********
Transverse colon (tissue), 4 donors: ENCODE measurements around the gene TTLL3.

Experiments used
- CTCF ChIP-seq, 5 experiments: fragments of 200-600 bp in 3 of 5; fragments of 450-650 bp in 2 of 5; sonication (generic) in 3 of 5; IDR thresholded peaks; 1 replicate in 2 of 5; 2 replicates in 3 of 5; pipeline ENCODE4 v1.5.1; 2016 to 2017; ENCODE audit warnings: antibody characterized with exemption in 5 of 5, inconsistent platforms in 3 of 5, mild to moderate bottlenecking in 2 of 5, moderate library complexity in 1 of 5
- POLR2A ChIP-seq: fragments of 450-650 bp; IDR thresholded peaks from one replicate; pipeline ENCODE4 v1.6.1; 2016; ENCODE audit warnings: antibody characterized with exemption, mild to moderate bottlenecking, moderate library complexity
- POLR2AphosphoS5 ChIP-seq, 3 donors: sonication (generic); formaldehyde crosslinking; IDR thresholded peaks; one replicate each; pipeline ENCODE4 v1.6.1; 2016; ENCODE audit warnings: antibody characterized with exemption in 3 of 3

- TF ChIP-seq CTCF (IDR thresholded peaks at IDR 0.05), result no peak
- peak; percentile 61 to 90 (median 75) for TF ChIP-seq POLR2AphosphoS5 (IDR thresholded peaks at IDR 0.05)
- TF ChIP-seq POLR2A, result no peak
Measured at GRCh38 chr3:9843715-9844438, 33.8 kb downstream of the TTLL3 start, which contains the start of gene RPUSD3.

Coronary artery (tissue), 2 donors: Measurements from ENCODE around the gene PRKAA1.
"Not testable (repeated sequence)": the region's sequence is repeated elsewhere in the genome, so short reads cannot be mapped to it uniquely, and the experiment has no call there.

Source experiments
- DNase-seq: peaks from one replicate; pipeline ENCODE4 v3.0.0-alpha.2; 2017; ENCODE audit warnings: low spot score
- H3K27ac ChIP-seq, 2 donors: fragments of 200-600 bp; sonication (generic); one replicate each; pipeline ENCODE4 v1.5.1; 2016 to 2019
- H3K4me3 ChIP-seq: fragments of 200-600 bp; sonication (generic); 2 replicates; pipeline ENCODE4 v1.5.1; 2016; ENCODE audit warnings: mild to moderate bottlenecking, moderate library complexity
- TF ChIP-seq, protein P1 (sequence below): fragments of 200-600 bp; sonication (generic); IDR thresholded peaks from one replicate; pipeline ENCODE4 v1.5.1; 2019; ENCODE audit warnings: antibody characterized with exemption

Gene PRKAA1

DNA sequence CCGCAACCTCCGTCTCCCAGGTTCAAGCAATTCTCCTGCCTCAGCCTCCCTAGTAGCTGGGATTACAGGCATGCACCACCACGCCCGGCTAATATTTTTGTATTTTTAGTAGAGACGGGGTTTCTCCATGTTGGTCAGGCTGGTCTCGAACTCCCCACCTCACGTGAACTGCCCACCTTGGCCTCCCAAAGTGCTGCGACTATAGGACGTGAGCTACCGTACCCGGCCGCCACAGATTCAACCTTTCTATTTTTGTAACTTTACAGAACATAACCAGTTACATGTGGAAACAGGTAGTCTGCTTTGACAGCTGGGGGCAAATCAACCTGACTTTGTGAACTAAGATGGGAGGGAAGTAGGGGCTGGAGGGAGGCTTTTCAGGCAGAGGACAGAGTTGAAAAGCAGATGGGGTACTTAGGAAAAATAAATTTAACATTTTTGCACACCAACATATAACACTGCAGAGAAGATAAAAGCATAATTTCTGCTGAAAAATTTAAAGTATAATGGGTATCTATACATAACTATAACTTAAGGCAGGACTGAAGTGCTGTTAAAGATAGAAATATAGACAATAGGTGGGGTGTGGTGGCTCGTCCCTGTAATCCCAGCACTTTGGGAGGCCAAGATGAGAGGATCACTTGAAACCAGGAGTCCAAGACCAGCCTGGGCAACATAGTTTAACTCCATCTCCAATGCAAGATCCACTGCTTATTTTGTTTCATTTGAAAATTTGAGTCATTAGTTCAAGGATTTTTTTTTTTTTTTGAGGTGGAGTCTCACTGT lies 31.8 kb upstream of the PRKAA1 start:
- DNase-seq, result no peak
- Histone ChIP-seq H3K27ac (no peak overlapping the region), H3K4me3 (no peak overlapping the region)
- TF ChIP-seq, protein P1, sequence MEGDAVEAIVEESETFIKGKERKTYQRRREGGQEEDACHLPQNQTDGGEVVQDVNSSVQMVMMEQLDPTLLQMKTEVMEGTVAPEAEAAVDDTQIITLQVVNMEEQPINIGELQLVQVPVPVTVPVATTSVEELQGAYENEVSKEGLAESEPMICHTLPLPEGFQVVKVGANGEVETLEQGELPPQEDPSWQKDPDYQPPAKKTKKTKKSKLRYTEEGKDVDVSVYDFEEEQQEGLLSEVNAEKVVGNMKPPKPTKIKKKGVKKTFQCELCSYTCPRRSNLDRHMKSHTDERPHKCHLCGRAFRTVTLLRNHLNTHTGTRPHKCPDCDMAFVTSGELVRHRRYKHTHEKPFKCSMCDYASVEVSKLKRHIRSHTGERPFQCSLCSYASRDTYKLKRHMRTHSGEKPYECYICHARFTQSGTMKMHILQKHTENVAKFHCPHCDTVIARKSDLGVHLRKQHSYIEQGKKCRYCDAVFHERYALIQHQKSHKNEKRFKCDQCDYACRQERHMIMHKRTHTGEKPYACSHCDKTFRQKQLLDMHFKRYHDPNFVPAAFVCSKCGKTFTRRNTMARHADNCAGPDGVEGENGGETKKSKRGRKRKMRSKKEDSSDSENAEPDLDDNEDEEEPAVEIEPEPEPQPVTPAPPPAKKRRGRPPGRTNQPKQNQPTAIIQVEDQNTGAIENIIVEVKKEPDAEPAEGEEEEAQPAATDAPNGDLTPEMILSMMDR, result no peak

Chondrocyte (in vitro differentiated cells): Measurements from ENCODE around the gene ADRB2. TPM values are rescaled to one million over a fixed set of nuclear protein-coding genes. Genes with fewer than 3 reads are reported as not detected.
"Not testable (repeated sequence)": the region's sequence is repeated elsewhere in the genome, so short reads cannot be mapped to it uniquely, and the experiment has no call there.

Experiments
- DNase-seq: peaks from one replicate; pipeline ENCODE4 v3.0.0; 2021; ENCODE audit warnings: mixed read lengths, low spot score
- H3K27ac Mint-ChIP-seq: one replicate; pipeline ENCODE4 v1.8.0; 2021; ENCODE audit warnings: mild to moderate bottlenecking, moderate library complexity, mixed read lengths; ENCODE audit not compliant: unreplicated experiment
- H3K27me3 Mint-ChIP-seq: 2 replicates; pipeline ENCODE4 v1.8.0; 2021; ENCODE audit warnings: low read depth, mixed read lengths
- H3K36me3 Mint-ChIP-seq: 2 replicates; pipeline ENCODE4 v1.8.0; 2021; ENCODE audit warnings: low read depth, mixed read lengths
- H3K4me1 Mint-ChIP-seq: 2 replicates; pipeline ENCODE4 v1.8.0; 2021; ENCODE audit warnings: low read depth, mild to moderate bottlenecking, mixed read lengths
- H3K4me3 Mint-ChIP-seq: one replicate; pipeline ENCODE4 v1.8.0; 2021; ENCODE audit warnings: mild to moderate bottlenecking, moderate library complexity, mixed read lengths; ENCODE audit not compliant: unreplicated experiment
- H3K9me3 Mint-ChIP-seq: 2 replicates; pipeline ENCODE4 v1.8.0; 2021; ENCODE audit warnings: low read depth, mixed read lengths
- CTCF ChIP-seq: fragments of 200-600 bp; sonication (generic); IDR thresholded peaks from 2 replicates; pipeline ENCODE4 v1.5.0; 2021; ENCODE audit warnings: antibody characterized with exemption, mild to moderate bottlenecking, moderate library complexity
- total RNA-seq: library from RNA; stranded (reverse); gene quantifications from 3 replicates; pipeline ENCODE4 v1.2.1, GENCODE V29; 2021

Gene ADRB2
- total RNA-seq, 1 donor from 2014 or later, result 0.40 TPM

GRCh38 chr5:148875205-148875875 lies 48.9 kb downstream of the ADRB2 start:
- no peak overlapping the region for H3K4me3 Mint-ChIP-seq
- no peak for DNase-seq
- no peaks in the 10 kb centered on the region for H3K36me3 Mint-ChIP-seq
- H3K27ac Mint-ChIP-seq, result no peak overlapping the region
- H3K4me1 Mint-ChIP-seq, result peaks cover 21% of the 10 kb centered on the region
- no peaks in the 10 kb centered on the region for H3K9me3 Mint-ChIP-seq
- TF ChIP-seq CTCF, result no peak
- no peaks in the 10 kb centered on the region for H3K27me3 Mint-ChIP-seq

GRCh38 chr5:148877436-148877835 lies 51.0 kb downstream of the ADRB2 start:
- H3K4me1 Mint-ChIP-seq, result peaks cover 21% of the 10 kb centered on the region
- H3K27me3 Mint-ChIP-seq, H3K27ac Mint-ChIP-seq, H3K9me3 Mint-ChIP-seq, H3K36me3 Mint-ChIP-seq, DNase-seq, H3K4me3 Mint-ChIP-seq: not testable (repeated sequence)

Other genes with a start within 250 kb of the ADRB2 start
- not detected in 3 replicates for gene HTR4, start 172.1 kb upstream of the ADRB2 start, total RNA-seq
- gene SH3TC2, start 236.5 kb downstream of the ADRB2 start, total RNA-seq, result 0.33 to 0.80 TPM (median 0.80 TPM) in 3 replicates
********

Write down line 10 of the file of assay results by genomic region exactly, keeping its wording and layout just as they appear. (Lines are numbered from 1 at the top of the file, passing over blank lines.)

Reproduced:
Coronary artery (tissue), 2 donors: Measurements from ENCODE around the gene PRKAA1.